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Supreme Court grants 3 transfers

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The Indiana Supreme Court granted three transfers Tuesday, including a case regarding the state's "non-suspension rule," Indiana Code Section 35-50-2-2(b)(1).

In Julie A. Gardiner v. State of Indiana, No. 08A02-0810-CR-874, the Indiana Court of Appeals determined in a case of first impression that the state's "non-suspension rule" in Indiana Code depends on the status of the prior criminal conviction at the time of sentencing for a subsequent conviction. Because Julie Gardiner's prior unrelated Class D felony conviction wasn't reduced to a Class A misdemeanor at the time she was sentenced for a later drug conviction, her 20-year sentence stands.

The majority ruled if the Hamilton County trial court had immediately reduced Gardiner's prior felony to the misdemeanor, the Carroll Circuit Court would have had the discretion to order a suspended sentence. Since the Hamilton trial court postponed the reduction, Gardiner still had the Class D felony conviction on her record when she was convicted and sentenced for the Class A felony dealing in methamphetamine.

The majority noted it was frustrated by a sentencing scheme that illogically limits a judge's discretion and invited the legislature to consider amending the statutes to provide more judicial discretion.

Judge Elaine Brown dissented on the grounds she wouldn't give the non-suspension rule such a strict interpretation as to tie the trial court's hands in suspending a minimum sentence when circumstances warrant a modification.

In Jimmie Smith v. Champion Trucking Co., Inc. No. 93A02-0808-EX-701, the Court of Appeals reversed the dismissal of Jimmie Smith's application for adjustment of claim with the Indiana Workers' Compensation Board. Smith should be allowed to proceed with his workers' compensation claim that was pending at the time of his settlement with the driver who struck his truck while he was working, the court ruled.

"Thus, Smith correctly observes that there may be some potential, in furtherance of the humane purposes of the Act, for some supplemental payment from an employer after the injured employee has recovered from a third-party tortfeasor an amount less than the 'apparent worker's compensation benefits' before the worker's compensation claim was resolved," wrote the court.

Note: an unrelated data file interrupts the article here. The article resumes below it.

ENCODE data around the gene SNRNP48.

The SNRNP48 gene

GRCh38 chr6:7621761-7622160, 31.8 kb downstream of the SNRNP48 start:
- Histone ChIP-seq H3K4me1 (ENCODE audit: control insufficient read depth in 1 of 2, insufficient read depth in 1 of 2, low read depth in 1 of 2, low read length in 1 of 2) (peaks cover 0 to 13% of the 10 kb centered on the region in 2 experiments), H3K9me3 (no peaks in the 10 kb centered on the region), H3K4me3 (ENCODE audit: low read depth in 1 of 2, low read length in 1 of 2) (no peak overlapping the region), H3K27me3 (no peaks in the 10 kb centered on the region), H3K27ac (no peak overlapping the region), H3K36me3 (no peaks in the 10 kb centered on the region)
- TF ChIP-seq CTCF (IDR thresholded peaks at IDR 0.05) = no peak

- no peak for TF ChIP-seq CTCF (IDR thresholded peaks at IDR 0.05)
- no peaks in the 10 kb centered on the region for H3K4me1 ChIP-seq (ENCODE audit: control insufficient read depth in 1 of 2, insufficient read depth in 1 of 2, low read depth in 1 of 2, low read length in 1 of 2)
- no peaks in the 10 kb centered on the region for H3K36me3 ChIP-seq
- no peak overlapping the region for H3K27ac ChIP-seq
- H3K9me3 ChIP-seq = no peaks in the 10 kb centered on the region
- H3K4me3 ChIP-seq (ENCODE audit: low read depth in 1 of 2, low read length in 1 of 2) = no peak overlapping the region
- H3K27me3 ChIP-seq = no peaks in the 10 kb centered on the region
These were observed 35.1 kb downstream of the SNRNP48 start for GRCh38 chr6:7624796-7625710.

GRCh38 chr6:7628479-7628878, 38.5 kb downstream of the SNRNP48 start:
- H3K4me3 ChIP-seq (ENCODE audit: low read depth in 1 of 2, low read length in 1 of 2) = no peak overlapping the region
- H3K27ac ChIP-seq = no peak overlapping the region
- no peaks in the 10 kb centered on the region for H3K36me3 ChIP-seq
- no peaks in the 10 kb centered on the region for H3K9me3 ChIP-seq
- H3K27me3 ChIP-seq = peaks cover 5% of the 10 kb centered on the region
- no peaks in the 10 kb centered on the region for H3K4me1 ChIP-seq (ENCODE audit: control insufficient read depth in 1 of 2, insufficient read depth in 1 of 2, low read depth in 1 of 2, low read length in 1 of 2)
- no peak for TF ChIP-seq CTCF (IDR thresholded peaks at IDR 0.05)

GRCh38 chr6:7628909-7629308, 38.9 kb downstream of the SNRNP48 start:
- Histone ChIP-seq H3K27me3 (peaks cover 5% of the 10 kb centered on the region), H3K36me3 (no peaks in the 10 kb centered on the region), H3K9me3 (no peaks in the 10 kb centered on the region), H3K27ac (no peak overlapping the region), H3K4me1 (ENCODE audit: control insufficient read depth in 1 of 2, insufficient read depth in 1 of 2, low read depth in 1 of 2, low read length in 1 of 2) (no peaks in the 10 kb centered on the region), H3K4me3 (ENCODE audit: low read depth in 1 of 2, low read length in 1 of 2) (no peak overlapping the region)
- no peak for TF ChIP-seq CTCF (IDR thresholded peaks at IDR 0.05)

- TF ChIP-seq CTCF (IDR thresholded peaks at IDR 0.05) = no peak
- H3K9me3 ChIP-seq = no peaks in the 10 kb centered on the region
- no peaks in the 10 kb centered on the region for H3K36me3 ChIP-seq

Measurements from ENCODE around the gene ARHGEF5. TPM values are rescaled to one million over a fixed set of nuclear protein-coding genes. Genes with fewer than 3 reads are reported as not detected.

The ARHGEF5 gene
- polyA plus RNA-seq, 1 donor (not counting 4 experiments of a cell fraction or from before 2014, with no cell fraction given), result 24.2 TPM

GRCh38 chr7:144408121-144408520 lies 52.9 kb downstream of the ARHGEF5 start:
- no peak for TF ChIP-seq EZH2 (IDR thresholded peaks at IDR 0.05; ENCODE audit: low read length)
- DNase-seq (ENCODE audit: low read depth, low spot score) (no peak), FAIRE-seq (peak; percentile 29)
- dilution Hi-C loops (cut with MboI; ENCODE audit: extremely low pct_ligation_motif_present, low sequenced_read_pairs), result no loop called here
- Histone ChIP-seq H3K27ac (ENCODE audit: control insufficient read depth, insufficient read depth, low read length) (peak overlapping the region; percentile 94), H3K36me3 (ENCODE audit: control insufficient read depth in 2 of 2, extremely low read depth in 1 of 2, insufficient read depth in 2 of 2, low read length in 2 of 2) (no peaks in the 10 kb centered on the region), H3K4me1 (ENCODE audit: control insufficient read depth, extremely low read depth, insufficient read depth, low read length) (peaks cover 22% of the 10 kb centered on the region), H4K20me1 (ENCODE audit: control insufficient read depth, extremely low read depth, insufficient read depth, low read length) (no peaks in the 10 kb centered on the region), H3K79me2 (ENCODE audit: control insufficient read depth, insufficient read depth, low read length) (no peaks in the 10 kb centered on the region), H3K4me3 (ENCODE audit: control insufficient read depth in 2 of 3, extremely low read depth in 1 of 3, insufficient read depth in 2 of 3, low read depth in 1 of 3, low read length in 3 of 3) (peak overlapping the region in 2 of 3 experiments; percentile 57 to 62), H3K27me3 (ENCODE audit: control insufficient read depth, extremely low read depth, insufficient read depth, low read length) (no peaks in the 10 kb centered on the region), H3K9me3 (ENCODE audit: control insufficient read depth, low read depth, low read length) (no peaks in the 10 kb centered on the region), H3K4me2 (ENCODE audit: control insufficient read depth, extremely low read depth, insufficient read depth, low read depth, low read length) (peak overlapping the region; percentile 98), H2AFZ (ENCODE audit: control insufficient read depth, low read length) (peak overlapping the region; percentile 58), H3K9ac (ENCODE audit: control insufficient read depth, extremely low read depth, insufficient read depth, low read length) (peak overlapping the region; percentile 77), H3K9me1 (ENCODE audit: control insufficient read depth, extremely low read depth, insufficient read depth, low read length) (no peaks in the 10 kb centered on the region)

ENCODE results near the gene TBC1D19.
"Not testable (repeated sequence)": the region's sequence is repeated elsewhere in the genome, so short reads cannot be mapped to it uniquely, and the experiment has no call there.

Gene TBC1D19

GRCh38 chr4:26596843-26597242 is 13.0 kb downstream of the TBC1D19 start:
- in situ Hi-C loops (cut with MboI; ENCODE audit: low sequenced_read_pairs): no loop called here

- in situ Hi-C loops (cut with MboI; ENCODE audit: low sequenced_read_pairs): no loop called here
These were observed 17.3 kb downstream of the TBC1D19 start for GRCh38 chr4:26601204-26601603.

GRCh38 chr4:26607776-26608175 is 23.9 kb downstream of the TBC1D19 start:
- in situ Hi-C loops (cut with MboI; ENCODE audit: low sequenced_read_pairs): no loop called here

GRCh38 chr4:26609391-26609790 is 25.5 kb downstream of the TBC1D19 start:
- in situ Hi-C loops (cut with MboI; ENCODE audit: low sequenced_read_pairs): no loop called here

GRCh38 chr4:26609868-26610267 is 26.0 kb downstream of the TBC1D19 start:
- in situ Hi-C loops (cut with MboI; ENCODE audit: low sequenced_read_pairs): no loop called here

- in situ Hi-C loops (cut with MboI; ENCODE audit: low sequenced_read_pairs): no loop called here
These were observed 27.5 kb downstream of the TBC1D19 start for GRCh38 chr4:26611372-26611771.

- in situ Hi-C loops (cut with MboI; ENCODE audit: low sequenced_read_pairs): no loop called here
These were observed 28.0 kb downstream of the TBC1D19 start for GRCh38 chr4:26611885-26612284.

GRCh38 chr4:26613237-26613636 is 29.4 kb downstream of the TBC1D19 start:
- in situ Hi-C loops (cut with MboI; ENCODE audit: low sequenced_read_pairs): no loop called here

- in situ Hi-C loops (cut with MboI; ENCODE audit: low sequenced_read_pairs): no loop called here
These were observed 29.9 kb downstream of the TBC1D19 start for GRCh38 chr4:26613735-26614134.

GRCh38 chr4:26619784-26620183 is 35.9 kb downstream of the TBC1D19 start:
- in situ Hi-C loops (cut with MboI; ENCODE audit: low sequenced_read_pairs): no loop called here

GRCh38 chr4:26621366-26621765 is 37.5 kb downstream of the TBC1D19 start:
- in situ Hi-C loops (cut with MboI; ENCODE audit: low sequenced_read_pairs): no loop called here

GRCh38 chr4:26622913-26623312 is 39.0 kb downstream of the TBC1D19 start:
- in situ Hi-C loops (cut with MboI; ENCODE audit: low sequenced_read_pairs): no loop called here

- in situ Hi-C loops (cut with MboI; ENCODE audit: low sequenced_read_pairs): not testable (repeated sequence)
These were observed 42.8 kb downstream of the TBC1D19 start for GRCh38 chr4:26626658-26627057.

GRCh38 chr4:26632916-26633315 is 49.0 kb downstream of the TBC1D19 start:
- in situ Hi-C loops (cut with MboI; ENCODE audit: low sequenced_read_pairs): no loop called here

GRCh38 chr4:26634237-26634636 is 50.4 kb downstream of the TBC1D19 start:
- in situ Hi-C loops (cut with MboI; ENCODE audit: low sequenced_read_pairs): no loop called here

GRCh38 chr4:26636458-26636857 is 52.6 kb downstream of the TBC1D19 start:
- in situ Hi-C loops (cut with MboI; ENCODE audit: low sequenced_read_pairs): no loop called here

The high court also granted transfer to Eric P. Sibbing v. Amanda N. Cave, individually and as the mother and guardian of Mercy M. Cave, minor, No. 49A02-0802-CV-165.The appellate court ruled the trial court didn't err in allowing into evidence Cave's testimony about medical tests and the cause of her pain. Cave was injured in a car accident when Eric Sibbing's car slammed into the back of hers. Cave filed a negligence suit against Sibbing, who admitted fault.

The judges disagreed about whether the court erred in granting Cave's motion to strike portions of Sibbing's expert medical witness's testimony.

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  3. Don't we have bigger issues to concern ourselves with?

  4. Anyone who takes the time to study disciplinary and bar admission cases in Indiana ... much of which is, as a matter of course and by intent, off the record, would have a very difficult time drawing lines that did not take into account things which are not supposed to matter, such as affiliations, associations, associates and the like. Justice Hoosier style is a far departure than what issues in most other parts of North America. (More like Central America, in fact.) See, e.g., http://www.theindianalawyer.com/indiana-attorney-illegally-practicing-in-florida-suspended-for-18-months/PARAMS/article/42200 When while the Indiana court system end the cruel practice of killing prophets of due process and those advocating for blind justice?

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